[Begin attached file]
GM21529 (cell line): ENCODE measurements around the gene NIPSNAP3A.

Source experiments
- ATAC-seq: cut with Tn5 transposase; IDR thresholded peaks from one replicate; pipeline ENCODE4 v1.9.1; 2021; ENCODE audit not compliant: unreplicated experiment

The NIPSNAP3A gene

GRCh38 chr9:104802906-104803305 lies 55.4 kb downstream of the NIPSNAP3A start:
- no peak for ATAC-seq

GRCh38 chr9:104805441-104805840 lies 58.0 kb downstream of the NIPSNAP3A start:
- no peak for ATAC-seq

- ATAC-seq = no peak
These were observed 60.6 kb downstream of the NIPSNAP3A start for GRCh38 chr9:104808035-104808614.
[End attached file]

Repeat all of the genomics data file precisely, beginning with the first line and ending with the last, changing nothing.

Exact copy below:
GM21529 (cell line): ENCODE measurements around the gene NIPSNAP3A.

Source experiments
- ATAC-seq: cut with Tn5 transposase; IDR thresholded peaks from one replicate; pipeline ENCODE4 v1.9.1; 2021; ENCODE audit not compliant: unreplicated experiment

The NIPSNAP3A gene

GRCh38 chr9:104802906-104803305 lies 55.4 kb downstream of the NIPSNAP3A start:
- no peak for ATAC-seq

GRCh38 chr9:104805441-104805840 lies 58.0 kb downstream of the NIPSNAP3A start:
- no peak for ATAC-seq

- ATAC-seq = no peak
These were observed 60.6 kb downstream of the NIPSNAP3A start for GRCh38 chr9:104808035-104808614.